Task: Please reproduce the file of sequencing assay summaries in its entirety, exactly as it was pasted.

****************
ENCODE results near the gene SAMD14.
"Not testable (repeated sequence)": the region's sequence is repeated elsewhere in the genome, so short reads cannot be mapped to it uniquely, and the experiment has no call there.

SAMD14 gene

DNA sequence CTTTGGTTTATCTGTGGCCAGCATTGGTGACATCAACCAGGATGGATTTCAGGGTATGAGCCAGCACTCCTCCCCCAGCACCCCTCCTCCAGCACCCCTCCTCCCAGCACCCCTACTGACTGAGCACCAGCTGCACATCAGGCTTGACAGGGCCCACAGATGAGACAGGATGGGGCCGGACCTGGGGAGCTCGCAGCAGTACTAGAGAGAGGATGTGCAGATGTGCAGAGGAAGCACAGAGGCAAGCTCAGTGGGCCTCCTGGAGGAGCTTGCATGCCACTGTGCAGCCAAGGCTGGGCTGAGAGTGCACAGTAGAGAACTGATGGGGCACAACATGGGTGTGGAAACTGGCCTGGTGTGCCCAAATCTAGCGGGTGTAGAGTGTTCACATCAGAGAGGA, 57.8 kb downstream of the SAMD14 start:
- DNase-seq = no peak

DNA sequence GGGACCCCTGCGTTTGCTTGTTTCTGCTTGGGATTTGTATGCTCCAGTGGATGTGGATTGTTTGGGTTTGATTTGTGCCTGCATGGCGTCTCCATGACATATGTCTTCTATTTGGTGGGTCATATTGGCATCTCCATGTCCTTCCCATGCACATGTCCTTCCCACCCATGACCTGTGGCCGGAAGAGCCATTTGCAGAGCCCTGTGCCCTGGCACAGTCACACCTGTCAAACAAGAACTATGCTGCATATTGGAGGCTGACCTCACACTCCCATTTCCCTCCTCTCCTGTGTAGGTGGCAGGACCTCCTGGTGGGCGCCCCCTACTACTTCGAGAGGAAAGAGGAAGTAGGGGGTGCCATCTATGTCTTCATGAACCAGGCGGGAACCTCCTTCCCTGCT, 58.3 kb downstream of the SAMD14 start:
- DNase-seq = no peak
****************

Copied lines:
ENCODE results near the gene SAMD14.
"Not testable (repeated sequence)": the region's sequence is repeated elsewhere in the genome, so short reads cannot be mapped to it uniquely, and the experiment has no call there.

SAMD14 gene

DNA sequence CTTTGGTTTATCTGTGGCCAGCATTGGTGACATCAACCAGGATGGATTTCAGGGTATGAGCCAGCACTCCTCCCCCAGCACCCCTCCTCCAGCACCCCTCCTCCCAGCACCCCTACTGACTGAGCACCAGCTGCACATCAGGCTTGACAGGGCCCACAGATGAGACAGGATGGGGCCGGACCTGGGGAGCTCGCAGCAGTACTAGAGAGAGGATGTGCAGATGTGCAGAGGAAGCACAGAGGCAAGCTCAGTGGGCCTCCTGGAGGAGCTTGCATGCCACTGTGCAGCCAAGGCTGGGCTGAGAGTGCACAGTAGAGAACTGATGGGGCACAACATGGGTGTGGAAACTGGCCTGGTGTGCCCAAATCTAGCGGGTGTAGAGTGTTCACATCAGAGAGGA, 57.8 kb downstream of the SAMD14 start:
- DNase-seq = no peak

DNA sequence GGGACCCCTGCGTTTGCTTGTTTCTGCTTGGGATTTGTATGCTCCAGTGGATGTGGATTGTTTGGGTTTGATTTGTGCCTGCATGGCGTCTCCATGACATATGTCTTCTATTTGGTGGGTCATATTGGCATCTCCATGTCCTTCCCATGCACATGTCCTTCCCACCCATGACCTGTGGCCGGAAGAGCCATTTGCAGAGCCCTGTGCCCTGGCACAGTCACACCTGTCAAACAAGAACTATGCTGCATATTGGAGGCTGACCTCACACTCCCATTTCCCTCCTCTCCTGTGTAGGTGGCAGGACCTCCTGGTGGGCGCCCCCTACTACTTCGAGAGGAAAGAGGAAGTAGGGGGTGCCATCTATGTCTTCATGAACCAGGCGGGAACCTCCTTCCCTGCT, 58.3 kb downstream of the SAMD14 start:
- DNase-seq = no peak